The Gentle Author's most recent blog posts are an indication of the variety of the content, often with generous photographic images: early 19th century illustrators Isaac Richard and George Cruickshank; the death two days ago of Charlie Burns, a 94-year-old who spent his later days viewing the world in a car on Bacon Street off Brick Lane, where he had spent his life; and (in a single post) paper bag seller Paul Gardner, dairyman Henry Jones, and umbrella maker Richard Ince. There is an evident compulsion for the Gentle Author to record the normally unrecorded.
Reviewers have found analogies of the Gentle Author's work in such diverse people as Chaucer, Dickens, Pepys, Orwell, Patrick Keiller, W. G. Sebald, Geoffrey Fletcher, Dr Johnson, Henry Mayhew, etc. This is indeed wonderful stuff, and it's heartening to learn that about 150 chapters of this material have been mass hard copied, and The Gentle Author's lavish book is called Spitalfields Life: In the Midst of Life I Woke to Find Myself Living in an Old House Beside Brick Lane in the East End of London, and was published by Saltyard Books earlier this month.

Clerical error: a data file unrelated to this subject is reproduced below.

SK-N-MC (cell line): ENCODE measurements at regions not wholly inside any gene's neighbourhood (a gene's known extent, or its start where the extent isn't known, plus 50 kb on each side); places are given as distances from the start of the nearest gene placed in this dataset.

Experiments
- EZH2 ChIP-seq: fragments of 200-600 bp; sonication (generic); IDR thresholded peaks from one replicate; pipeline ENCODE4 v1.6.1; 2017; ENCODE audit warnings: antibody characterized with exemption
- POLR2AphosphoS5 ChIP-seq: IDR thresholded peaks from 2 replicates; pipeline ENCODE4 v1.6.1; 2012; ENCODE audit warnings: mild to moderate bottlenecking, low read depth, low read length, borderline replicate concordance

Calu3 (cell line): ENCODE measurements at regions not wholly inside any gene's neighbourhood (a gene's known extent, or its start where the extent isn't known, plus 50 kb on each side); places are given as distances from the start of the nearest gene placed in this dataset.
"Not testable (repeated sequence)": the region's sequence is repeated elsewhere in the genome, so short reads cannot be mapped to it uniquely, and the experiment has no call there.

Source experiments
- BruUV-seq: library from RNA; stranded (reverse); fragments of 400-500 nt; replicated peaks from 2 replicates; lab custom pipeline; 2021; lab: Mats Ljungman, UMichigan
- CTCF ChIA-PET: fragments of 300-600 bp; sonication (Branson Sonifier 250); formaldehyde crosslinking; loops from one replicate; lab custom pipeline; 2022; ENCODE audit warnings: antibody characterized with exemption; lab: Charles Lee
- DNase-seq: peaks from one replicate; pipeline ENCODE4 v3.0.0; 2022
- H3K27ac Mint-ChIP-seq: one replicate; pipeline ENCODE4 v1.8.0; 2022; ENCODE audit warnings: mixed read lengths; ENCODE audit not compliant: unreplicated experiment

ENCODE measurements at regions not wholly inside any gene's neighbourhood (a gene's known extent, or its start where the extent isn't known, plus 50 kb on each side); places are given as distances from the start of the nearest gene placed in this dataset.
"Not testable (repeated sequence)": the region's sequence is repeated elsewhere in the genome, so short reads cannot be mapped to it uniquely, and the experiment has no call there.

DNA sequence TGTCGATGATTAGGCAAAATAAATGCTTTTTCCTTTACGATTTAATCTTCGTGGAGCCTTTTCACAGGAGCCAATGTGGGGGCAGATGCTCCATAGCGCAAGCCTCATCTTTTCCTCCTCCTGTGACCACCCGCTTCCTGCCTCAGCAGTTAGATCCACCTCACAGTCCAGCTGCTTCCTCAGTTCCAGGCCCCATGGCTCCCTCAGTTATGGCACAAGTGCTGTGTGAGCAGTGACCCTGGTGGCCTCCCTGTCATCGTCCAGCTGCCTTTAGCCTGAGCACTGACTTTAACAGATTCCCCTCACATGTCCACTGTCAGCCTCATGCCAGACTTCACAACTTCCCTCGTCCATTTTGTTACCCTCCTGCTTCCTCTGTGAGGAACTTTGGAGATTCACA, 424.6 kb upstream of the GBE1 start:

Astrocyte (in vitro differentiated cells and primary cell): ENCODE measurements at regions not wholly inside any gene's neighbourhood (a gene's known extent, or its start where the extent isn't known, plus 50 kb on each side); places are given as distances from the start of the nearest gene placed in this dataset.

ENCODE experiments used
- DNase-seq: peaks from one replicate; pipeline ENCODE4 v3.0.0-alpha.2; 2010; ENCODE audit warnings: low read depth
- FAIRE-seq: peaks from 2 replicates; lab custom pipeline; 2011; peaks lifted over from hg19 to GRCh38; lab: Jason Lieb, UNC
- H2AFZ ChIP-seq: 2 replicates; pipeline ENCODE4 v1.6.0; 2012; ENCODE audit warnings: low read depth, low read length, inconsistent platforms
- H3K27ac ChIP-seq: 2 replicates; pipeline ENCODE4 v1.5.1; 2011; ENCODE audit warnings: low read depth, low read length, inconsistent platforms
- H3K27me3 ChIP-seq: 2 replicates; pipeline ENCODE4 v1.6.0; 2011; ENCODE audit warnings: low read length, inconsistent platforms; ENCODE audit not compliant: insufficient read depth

This is a link to the Gentle Author's blog. S/he goes to some pains to point out the importance of the people s/he is writing about as opposed to him/herself, although a fascinating interview with him or her appears as a blog post in 'Spitalfields Life', in which the Gentle Author, in passing, mentions the influence on him/her of Kierkegaard and Raymond Williams's Culture and Society: it is here. More information on the writer can be gleaned in a Guardian article here.
I shall have much more to say about this publication in due course, although already I'm sure that this 428-page book will be quite a read.
Link to the later post:
The Gentle Author: Spitalfields Life: In the Midst of Life I Woke to Find Myself Living in an Old House beside Brick Lane in the East End of London (2012).